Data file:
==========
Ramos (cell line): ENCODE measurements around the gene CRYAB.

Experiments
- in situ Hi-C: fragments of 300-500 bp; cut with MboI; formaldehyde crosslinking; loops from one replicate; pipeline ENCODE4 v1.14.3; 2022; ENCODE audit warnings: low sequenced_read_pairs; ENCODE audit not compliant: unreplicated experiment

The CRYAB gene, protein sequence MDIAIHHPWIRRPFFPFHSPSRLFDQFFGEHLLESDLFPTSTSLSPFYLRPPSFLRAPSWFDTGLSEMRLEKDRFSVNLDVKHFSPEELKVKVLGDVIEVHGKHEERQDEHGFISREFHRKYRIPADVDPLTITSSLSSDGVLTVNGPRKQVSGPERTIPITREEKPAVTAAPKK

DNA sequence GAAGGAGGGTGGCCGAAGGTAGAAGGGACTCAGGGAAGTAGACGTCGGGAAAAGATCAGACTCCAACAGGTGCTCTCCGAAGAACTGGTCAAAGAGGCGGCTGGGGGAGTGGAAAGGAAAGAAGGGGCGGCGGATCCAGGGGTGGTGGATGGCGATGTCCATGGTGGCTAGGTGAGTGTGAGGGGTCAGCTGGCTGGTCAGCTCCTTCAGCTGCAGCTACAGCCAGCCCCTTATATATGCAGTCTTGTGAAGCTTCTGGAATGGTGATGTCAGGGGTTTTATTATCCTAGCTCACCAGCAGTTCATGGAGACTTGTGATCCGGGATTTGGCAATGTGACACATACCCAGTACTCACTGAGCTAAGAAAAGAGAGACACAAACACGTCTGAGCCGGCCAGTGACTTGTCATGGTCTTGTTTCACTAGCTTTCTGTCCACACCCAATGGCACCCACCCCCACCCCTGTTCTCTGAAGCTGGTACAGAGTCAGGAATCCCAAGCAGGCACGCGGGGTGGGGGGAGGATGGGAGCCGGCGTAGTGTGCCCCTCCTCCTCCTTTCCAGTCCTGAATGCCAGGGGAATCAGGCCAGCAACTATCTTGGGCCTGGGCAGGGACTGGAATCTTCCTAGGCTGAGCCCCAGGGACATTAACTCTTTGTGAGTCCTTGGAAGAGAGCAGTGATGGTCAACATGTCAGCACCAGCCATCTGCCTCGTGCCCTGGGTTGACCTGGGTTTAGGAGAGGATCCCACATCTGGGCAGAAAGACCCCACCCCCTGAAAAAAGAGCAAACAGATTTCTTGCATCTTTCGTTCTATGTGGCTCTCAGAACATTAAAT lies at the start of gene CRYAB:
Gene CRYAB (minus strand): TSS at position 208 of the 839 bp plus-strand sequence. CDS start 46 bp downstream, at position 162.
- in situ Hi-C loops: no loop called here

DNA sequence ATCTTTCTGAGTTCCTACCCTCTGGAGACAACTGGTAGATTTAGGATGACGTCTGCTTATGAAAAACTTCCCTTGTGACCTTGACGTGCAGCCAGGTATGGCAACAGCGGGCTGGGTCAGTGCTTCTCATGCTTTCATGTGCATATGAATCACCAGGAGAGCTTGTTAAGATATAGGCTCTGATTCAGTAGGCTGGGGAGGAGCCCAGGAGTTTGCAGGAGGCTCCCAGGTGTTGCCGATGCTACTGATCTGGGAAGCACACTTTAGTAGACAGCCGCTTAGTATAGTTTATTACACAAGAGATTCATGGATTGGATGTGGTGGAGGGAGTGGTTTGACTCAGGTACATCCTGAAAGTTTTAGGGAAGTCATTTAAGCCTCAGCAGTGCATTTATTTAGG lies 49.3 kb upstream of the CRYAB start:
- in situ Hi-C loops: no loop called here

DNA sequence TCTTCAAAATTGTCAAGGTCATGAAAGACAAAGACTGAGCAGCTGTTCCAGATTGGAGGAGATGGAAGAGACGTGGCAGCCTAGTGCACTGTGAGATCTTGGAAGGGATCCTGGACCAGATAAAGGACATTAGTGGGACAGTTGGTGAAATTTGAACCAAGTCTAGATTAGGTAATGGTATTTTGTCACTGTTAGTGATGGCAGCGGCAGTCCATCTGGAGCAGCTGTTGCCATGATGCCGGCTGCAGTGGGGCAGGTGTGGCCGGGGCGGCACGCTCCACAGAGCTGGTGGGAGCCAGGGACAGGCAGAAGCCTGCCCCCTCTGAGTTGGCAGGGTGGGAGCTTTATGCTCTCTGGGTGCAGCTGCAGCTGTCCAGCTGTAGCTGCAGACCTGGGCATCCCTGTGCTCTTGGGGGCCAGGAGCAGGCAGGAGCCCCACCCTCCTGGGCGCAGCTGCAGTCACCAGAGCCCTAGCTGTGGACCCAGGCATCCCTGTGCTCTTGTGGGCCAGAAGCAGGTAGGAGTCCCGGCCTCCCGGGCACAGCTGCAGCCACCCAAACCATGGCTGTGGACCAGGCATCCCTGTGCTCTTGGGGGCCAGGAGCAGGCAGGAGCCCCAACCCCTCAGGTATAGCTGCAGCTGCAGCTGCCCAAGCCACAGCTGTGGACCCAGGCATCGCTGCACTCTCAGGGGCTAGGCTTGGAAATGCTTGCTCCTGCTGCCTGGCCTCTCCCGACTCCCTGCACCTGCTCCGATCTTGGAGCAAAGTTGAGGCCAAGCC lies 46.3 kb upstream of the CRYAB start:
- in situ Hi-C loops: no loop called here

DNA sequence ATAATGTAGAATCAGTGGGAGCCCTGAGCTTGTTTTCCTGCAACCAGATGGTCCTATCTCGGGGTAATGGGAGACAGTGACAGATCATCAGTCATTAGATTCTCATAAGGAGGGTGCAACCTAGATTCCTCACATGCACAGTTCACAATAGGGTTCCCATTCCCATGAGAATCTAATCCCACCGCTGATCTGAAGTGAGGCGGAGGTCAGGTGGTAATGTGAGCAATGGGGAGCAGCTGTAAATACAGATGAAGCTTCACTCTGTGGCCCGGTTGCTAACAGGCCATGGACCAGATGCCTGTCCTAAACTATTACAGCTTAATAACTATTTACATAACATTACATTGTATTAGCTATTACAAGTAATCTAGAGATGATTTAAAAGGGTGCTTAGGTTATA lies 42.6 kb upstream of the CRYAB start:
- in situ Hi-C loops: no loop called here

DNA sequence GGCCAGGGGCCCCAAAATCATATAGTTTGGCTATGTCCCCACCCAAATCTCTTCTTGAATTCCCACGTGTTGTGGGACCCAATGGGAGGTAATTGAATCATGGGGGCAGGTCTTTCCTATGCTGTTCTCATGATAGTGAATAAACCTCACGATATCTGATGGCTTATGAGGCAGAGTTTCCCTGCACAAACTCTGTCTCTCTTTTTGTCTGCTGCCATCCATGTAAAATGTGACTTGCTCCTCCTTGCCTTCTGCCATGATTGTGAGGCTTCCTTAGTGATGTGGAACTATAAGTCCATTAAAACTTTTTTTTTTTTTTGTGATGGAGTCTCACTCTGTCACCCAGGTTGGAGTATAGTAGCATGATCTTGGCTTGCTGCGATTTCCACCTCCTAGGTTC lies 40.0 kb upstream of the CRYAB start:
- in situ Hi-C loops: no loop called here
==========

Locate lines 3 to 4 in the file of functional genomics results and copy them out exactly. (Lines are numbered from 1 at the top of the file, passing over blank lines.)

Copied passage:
- in situ Hi-C: fragments of 300-500 bp; cut with MboI; formaldehyde crosslinking; loops from one replicate; pipeline ENCODE4 v1.14.3; 2022; ENCODE audit warnings: low sequenced_read_pairs; ENCODE audit not compliant: unreplicated experiment

The CRYAB gene, protein sequence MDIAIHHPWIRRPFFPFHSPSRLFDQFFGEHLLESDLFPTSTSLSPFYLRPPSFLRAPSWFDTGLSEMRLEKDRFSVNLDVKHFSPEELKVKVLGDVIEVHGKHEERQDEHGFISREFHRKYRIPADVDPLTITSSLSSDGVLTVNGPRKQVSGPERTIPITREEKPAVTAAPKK